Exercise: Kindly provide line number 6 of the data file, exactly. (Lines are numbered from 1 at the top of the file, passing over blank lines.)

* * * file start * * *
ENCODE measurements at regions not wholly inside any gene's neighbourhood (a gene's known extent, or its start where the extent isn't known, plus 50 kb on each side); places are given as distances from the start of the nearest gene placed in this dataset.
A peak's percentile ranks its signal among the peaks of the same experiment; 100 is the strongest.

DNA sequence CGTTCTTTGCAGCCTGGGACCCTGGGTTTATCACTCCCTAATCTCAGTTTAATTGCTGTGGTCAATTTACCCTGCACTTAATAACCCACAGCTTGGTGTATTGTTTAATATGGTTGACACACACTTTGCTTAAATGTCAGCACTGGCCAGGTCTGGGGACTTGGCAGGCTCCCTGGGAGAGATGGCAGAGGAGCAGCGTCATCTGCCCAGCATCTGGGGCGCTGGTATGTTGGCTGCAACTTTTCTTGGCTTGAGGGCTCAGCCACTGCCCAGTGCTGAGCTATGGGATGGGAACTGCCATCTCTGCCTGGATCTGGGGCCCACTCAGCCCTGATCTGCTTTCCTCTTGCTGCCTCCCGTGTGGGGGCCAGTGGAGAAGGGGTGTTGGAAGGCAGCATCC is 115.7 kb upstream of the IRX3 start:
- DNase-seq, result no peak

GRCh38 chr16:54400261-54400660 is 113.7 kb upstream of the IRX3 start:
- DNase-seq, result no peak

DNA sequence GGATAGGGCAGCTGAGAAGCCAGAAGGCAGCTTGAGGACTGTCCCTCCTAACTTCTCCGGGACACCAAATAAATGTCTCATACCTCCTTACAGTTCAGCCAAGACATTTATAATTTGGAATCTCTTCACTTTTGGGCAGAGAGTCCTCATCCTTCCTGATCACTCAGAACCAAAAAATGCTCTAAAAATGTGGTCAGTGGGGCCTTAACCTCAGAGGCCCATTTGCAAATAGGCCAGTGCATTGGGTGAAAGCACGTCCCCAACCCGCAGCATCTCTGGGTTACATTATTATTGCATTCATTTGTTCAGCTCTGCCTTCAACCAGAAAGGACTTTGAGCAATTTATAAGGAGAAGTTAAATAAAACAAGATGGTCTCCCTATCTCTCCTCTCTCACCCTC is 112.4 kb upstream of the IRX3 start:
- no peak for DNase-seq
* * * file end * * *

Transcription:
- DNase-seq, result no peak